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Centretown Community Health Centre awaiting approval for major renovation project

By Joshua Weinberger

After a four-year delay, the Centretown Community Health Centre on Cooper Street is inching closer to officially announcing the start of a major renovation project.

“We expect to get the Ministry of Health’s approval very soon,” said Simone Thibault, executive director of the CCHC. And when approval comes through, just about everything will change.

The narrow hallways of the single-storey facility will be widened, most of the rooms will be enlarged, and the existing maze-like layout will be given an open-concept look.

“There are about three or four phases, so it will – we predict – take a good 18 months,” said Thibault. “While we renovate, we will be moving some of our staff off site and some of our programs, like our medical clinic, to a different space (within the building).”

To alleviate public concern over reduced services, the CCHC has partnered with other community health centres in the downtown area, including the Somerset West Community Health Centre in Chinatown.

Still, the renovations, according to Thibault, are worth the trouble.

“It’s a bit of a short-term pain for a big gain — for the community and our clients to have a space that they can embrace and that really better meets their needs,” she said. “We are hoping people will be very patient.”

In 1999, minor modifications to the building’s interiors were made. At the time, however, accessibility and safety standards were different, and the range of social services then offered to the public was narrower.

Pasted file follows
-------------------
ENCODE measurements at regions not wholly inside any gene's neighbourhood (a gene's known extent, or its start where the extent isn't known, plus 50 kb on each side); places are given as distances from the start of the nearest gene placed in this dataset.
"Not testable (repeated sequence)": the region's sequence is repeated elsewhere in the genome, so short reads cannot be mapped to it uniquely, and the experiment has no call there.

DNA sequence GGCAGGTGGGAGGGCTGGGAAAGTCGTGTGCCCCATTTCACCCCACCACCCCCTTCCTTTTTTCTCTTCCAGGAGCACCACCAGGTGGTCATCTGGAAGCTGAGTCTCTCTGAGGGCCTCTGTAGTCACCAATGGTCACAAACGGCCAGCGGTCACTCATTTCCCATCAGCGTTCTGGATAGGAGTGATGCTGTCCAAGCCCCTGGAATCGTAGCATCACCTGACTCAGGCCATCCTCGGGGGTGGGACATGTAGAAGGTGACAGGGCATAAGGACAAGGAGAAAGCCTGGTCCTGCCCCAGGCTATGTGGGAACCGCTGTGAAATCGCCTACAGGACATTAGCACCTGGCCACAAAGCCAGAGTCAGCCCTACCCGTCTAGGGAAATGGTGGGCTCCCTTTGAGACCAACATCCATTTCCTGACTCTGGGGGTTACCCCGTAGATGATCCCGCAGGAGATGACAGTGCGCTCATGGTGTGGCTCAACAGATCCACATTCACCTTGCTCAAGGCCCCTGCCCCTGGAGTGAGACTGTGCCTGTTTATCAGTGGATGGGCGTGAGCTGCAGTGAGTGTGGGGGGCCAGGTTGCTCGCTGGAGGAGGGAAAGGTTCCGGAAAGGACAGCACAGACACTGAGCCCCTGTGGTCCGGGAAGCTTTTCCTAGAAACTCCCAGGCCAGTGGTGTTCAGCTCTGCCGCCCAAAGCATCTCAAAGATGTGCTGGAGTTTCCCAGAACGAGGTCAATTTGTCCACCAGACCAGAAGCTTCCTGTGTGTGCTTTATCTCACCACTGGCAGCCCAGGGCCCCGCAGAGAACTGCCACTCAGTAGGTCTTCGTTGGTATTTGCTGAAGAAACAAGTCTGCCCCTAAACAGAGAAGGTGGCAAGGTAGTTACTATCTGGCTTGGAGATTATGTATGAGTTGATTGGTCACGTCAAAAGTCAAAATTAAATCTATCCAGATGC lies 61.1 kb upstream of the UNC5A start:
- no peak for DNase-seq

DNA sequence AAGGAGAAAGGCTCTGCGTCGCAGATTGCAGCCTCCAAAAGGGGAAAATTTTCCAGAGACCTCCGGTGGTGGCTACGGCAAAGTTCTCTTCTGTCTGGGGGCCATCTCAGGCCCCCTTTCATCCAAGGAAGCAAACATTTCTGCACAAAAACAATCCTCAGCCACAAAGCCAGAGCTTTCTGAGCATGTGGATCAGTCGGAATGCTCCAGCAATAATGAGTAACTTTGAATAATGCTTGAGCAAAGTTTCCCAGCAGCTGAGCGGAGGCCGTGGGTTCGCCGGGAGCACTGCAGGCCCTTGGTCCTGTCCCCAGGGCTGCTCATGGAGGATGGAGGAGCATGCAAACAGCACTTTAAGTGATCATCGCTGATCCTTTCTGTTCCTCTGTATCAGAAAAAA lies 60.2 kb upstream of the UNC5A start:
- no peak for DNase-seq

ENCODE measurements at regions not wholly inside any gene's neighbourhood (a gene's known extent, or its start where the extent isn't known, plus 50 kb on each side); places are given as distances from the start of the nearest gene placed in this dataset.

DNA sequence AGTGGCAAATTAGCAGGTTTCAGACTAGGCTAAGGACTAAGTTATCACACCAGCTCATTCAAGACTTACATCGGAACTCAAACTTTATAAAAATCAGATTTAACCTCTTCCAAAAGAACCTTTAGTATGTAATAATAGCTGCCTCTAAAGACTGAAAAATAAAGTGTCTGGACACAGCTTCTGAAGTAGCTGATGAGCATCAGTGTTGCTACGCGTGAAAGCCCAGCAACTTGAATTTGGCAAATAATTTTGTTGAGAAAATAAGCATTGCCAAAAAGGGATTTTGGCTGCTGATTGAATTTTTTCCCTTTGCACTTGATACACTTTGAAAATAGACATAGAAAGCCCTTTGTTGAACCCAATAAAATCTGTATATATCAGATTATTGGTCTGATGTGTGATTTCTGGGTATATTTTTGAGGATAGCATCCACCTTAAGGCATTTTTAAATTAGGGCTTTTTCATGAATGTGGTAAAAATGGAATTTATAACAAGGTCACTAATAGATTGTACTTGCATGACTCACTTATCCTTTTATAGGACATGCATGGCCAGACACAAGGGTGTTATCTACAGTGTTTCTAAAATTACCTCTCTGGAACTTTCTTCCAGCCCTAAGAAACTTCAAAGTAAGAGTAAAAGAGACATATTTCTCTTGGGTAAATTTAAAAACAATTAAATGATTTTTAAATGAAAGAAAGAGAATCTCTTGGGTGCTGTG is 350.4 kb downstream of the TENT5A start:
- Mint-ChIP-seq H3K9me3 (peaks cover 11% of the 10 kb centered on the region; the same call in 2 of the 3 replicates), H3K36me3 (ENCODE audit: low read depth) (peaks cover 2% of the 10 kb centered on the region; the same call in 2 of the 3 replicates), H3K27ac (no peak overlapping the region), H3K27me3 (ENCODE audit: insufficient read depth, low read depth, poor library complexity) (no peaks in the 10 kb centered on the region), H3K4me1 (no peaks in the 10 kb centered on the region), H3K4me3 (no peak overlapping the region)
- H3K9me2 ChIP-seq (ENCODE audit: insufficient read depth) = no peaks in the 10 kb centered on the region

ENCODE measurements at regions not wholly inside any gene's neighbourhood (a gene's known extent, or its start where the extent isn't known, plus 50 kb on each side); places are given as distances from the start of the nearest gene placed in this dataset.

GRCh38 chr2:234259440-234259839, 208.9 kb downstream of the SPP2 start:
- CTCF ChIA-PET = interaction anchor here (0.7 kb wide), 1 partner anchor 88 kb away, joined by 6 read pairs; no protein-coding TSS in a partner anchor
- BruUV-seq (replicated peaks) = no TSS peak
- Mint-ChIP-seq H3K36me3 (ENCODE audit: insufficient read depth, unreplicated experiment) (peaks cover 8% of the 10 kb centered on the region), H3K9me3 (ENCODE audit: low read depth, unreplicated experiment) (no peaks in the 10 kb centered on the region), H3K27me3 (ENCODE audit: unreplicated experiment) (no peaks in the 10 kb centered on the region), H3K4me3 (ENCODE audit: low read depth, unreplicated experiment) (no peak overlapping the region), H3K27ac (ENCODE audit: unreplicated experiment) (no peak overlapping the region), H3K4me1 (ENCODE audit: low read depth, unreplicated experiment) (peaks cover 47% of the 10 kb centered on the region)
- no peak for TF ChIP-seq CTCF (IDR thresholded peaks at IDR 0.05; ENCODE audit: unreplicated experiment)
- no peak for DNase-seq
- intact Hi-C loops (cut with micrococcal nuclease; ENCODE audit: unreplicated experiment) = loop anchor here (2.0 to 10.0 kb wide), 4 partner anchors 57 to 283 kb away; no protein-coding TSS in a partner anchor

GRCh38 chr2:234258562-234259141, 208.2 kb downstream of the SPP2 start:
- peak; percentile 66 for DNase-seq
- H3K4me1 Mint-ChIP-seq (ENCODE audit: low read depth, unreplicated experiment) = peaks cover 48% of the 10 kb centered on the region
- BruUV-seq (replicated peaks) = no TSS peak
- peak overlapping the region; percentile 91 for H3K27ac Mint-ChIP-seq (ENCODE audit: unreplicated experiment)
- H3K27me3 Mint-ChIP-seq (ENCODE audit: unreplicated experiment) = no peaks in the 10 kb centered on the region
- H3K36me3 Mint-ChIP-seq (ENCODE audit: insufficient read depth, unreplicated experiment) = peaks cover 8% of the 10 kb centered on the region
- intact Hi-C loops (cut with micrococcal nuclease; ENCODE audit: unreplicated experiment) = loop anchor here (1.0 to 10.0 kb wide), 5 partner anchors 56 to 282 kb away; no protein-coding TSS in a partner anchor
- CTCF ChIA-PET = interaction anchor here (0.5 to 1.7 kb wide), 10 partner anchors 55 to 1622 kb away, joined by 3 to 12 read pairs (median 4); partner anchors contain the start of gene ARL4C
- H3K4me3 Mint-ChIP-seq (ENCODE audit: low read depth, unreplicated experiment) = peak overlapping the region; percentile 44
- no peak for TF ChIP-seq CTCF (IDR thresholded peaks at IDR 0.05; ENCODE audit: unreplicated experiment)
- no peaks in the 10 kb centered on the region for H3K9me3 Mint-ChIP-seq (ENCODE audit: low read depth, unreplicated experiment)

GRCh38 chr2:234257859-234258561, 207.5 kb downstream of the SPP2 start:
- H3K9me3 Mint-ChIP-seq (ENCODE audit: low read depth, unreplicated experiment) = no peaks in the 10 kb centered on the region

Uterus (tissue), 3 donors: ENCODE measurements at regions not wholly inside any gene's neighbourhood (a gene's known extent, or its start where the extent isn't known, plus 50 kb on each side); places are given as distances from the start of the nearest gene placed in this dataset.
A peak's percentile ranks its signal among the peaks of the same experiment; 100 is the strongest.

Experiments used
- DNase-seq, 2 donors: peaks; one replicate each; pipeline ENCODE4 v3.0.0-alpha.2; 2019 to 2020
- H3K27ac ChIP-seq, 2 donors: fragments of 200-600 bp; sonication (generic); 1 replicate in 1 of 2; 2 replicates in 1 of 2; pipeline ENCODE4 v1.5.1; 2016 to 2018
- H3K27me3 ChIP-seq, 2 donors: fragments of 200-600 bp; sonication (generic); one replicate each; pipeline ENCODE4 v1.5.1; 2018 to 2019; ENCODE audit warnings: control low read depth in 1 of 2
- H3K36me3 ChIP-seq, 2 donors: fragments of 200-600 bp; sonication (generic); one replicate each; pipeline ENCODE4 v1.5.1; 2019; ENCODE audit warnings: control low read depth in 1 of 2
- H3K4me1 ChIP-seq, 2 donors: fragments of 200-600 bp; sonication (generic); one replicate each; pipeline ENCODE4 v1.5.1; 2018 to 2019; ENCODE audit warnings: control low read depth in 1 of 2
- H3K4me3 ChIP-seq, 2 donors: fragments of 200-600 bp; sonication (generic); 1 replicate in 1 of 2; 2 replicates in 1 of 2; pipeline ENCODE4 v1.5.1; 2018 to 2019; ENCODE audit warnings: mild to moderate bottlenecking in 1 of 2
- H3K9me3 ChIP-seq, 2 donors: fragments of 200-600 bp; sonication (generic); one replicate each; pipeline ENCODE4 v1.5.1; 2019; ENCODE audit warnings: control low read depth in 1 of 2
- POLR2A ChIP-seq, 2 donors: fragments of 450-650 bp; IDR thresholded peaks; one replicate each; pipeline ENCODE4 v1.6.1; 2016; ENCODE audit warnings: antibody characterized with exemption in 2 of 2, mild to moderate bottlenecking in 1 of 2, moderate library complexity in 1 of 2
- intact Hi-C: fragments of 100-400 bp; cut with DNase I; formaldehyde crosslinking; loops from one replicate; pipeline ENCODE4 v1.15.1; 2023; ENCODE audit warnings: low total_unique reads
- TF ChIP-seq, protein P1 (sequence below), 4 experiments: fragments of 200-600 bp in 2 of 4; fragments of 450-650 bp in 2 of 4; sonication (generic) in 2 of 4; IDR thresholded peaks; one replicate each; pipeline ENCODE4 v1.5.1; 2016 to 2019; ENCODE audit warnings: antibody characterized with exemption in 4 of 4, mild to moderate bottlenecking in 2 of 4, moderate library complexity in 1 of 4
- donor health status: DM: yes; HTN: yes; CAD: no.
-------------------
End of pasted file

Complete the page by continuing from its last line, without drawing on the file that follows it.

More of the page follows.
“When we started here, we might have had a little over 70 staff. Now we have over 150 staff, and we have a lot more programs than we did in the past,” Thibault said.

During an open house on Jan. 30, residents had the chance to review detailed prints of the design plans. Joanne Kilby-Coulas, a Centretown resident who has taken full advantage of the facility’s cooking programs, said she was pleased with the planned makeover.

“This community has been growing a lot in population in the six years that I’ve lived here, so the need is there,” she said.

Being visually impaired, she arrived at the open house somewhat worried about the entire renovation process, but left excited.

“My biggest thing is that the centre will be renovated so well that it’s going to be accessible to everyone,” she said. “Once it’s all done, it’s going to be the greatest thing ever in this community, and I’m happy.”

For Linda Wilson, a retired federal public servant, the overhaul carries extra meaning.

“It’s gratifying to see,” said Wilson, who has served on the CCHC’s board of directors since 2012. “A lot of very tough work was done through the last six months.”

That will clearly continue, she said, as management tries to minimize inconvenience for its 15,000 or so clients.

“At the end of the day, we will be coming out of this with a centre that is better designed and organized to serve our community.”

The Government of Ontario is providing most of the funding, with a small contribution from the City of Ottawa. The renovations are to conclude in 2019, when staff will be celebrating the centre’s 50th anniversary.

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